Dentures are probably the most common way to replace missing teeth around the world, especially when a patient is missing several. These prosthetic devices are affordable and easy-to-use, making it no wonder that they’re often preferred to their more costly counterparts like dental fixed bridgework or implant-supported restorations.
What’s the Purpose of Dentures?
People with several missing teeth will inevitably experience immediate issues with eating and speaking, and the face will appear sunken where the teeth are missing. Over time, facial muscles will begin to atrophy and sag. Dentures are a cure-all for these issues, helping to enhance cosmetic appearance and restore normalcy to patients’ lives.
“As a senior (over 70) I’ve had a life-long battle with soft, decay prone teeth. I was at the point of my 3rd set of crowns (or implants which I could not afford) and had been to four other dentists (including specialists) for consults. They all gave me a different treatment plan which was confusing and disheartening. Then I met with Dr Curtis who gave me “straight talk” and various options to save my teeth at this stage of life. Both he and his daughter, Dr. Kelly, are skilled, patient and informative with their patients and staff. Additionally, during procedures, the staff receives the benefit of what I call “on-going” continuing education through the generous, instructional dialog by both Doctors. Plus, Dr Curtis has a fine, well-tuned sense of humor!”
Types of Dentures
Dentures can be full or partial, and can be placed at any time after teeth are removed. Full dentures are used when all of the patient’s teeth are missing. These may even be custom made to look exactly like your natural teeth did!
When only some teeth are missing, partial dentures are anchored by being attached to a metal framework that fits over or around the natural teeth that remain. Dentures can have a considerable variation cost and quality. Generally speaking, more expensive dentures tend to last longer and looking more natural.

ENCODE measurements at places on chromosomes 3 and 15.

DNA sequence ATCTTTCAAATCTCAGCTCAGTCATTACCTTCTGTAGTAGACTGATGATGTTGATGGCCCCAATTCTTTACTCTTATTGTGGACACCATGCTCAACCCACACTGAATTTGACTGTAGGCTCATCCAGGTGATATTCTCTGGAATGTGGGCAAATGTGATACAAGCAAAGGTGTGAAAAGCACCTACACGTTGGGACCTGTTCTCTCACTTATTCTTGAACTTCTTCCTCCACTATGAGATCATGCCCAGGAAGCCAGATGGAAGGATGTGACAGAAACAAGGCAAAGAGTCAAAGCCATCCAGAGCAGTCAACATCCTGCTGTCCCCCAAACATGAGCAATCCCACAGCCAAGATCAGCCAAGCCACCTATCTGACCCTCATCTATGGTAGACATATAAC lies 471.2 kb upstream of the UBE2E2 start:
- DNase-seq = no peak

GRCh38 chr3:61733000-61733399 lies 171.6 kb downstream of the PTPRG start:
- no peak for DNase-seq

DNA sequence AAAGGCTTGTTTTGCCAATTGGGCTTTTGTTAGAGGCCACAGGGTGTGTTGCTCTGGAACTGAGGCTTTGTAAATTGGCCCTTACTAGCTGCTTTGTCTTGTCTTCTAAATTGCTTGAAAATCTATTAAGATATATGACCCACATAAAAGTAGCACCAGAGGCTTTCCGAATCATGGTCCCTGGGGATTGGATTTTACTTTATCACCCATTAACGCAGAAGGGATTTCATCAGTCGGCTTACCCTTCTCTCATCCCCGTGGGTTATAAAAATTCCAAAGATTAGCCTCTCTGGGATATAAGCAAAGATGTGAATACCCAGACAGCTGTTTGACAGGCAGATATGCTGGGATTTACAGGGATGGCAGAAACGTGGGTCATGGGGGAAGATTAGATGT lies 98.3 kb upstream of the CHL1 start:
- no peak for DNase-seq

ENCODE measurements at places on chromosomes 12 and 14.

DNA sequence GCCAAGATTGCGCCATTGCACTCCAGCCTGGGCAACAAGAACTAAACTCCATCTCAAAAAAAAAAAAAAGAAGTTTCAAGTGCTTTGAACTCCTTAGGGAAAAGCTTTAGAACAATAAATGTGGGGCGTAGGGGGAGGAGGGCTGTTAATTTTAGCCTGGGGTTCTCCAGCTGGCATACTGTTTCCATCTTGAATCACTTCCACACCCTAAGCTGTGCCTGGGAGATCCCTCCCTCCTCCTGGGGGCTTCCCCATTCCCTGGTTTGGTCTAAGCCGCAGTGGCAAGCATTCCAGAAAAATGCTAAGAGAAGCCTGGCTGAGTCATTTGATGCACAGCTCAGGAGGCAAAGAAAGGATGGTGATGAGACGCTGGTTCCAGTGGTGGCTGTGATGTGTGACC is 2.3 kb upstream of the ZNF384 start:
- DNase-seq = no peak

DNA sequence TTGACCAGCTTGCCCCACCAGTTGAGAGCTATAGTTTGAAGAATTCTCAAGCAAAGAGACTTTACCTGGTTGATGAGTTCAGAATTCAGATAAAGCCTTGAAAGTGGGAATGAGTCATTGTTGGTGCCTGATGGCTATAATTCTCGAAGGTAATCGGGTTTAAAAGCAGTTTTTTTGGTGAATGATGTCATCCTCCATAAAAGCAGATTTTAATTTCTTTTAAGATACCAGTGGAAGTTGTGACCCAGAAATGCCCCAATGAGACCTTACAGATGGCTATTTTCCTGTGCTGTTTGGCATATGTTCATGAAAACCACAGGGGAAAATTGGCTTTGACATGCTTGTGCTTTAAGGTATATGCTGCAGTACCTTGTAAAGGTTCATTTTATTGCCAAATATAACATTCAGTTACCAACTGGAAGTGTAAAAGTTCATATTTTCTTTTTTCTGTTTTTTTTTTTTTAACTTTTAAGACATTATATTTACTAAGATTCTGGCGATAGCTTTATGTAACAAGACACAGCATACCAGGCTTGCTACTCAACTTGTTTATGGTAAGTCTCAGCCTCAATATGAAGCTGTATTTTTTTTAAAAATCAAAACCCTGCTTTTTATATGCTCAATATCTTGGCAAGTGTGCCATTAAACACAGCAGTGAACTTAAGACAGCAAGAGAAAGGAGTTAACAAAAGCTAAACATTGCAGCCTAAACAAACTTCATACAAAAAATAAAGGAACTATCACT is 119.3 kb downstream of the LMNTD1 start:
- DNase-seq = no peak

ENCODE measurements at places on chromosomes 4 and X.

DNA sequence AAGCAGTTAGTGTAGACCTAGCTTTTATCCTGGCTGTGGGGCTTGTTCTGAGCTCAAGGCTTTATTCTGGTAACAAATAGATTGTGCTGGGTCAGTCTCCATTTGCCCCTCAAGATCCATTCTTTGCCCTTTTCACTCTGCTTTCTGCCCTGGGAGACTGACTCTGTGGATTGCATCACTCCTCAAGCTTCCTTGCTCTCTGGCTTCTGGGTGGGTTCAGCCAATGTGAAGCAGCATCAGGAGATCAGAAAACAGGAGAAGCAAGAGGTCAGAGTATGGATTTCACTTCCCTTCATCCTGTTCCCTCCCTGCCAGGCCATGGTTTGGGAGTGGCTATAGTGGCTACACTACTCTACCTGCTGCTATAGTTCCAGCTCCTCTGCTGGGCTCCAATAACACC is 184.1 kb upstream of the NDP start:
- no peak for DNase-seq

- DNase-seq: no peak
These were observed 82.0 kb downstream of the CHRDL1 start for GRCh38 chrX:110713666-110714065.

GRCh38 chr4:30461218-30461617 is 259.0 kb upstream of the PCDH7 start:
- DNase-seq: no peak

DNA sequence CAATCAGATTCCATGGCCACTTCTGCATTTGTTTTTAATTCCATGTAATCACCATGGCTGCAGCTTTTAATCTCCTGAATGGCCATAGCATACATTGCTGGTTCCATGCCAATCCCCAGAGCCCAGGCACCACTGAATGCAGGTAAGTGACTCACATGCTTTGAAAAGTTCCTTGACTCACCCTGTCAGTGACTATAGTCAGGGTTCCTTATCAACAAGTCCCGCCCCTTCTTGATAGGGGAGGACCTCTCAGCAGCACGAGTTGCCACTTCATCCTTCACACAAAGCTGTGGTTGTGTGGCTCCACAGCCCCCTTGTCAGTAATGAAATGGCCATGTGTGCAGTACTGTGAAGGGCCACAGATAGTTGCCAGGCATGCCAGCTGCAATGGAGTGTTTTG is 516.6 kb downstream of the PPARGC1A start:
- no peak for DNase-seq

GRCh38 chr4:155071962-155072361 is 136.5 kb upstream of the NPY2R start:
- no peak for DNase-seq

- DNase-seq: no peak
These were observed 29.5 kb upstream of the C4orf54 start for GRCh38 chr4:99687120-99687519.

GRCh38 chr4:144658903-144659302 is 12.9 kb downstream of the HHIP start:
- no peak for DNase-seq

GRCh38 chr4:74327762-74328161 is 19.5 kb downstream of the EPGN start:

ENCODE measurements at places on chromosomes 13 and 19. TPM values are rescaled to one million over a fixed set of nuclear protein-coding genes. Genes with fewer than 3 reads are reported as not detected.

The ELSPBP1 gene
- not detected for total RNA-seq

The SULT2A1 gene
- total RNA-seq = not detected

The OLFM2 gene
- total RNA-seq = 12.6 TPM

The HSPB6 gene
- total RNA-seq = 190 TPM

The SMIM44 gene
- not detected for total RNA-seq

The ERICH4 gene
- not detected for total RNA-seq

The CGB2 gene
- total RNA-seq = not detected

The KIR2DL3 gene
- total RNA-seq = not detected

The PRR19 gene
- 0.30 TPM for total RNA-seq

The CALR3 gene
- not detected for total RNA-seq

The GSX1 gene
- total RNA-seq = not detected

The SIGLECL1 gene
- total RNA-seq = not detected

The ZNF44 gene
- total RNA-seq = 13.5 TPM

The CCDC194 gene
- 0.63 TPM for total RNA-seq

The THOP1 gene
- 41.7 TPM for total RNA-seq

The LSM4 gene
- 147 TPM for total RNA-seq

Wearing dentures can take some getting used to, as the mouth needs to adapt to them before they feel comfortable. The muscles of the tongue and cheeks learn to keep the dentures in place and the gums get accustomed to the way they feel. Adhesives may be used to keep the dentures in place to keep them from slipping or clicking when the patient eats and talks.
Full dentures come in two parts: the top and bottom. The top dentures cover the roof of the mouth (similar to a standard retainer after braces), while the bottom dentures are crescent-shaped to allow room for the tongue. Partial dentures may cover any portion of this and generally contain metal brackets in the area where the natural teeth still reside.
To prevent them from drying out when they’re not in use, dentures should be kept in water – preferably a cleaning solution. They should be brushed regularly with a special toothbrush to prevent plaque buildup. They should be stored, removed, and inserted into the mouth carefully, as they may break if dropped or handled roughly.
Speak with one of our team members today for more details, and get ready to smile!
Frequently Asked Questions
How do you clean dentures?
Just like teeth, dentures should be cleaned thoroughly every day. However, don’t use traditional toothpaste on your dentures as the prosthetics don’t respond to the chemicals in toothpaste the same way that teeth do. Instead, brush them with denture paste using a denture brush or a soft toothbrush.
Do dentures cause pain?
It’s normal to feel a small amount of discomfort the first few days wearing your dentures as it takes time for your gums and tongue to get used to them. This should only be considered a problem if the pain is severe or lasts longer than one month.
Will my dentures look natural?
Dr. Standish has over 40 years of experience sizing and creating natural-looking dental molds for patients. We’ll be able to not only match the correct size of your teeth and mouth but also match the shape of your teeth so that it’s a seamless and natural transition.
Will my dentures affect my speech?
During the sizing process, our dentists will determine how the position of your teeth are already affecting your speech and create your denture mold accordingly. You may still struggle with a few words, but you’ll be back to speaking normally in no time.
In fact, if you’re already missing teeth, dentures will likely improve your speech.
Do you sleep with dentures or take them out?
When you first get your dentures, it’s common for us to recommend sleeping with them in for the first night, especially if you’ve had teeth extracted the same day that they were placed.
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